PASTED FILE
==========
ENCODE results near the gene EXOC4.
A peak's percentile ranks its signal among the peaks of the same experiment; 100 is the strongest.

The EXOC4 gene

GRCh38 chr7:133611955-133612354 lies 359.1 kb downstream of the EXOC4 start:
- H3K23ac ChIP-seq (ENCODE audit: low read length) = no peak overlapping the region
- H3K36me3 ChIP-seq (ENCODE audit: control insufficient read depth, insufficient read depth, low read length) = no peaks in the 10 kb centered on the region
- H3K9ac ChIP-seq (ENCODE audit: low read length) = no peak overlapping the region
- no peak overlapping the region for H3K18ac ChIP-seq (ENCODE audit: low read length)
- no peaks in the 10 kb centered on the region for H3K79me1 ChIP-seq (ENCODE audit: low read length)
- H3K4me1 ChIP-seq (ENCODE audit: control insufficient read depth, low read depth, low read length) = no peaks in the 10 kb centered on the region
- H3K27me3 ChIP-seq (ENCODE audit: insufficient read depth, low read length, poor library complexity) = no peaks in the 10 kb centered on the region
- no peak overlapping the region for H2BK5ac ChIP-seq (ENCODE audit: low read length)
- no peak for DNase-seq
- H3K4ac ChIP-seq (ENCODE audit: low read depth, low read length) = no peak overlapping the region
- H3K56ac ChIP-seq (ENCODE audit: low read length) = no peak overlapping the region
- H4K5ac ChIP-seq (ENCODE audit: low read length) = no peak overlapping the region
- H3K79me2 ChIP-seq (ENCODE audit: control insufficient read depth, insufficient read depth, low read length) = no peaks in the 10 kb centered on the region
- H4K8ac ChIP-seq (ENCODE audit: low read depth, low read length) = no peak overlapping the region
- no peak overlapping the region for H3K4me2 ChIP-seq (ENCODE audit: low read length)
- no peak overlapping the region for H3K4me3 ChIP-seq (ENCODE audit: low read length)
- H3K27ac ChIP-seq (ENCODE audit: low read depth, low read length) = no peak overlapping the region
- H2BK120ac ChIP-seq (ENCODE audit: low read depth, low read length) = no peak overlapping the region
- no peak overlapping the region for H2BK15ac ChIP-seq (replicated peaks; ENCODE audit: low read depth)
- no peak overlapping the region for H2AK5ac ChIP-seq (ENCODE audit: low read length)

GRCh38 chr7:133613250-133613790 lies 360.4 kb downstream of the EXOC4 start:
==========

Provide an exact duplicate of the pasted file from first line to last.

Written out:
ENCODE results near the gene EXOC4.
A peak's percentile ranks its signal among the peaks of the same experiment; 100 is the strongest.

The EXOC4 gene

GRCh38 chr7:133611955-133612354 lies 359.1 kb downstream of the EXOC4 start:
- H3K23ac ChIP-seq (ENCODE audit: low read length) = no peak overlapping the region
- H3K36me3 ChIP-seq (ENCODE audit: control insufficient read depth, insufficient read depth, low read length) = no peaks in the 10 kb centered on the region
- H3K9ac ChIP-seq (ENCODE audit: low read length) = no peak overlapping the region
- no peak overlapping the region for H3K18ac ChIP-seq (ENCODE audit: low read length)
- no peaks in the 10 kb centered on the region for H3K79me1 ChIP-seq (ENCODE audit: low read length)
- H3K4me1 ChIP-seq (ENCODE audit: control insufficient read depth, low read depth, low read length) = no peaks in the 10 kb centered on the region
- H3K27me3 ChIP-seq (ENCODE audit: insufficient read depth, low read length, poor library complexity) = no peaks in the 10 kb centered on the region
- no peak overlapping the region for H2BK5ac ChIP-seq (ENCODE audit: low read length)
- no peak for DNase-seq
- H3K4ac ChIP-seq (ENCODE audit: low read depth, low read length) = no peak overlapping the region
- H3K56ac ChIP-seq (ENCODE audit: low read length) = no peak overlapping the region
- H4K5ac ChIP-seq (ENCODE audit: low read length) = no peak overlapping the region
- H3K79me2 ChIP-seq (ENCODE audit: control insufficient read depth, insufficient read depth, low read length) = no peaks in the 10 kb centered on the region
- H4K8ac ChIP-seq (ENCODE audit: low read depth, low read length) = no peak overlapping the region
- no peak overlapping the region for H3K4me2 ChIP-seq (ENCODE audit: low read length)
- no peak overlapping the region for H3K4me3 ChIP-seq (ENCODE audit: low read length)
- H3K27ac ChIP-seq (ENCODE audit: low read depth, low read length) = no peak overlapping the region
- H2BK120ac ChIP-seq (ENCODE audit: low read depth, low read length) = no peak overlapping the region
- no peak overlapping the region for H2BK15ac ChIP-seq (replicated peaks; ENCODE audit: low read depth)
- no peak overlapping the region for H2AK5ac ChIP-seq (ENCODE audit: low read length)

GRCh38 chr7:133613250-133613790 lies 360.4 kb downstream of the EXOC4 start: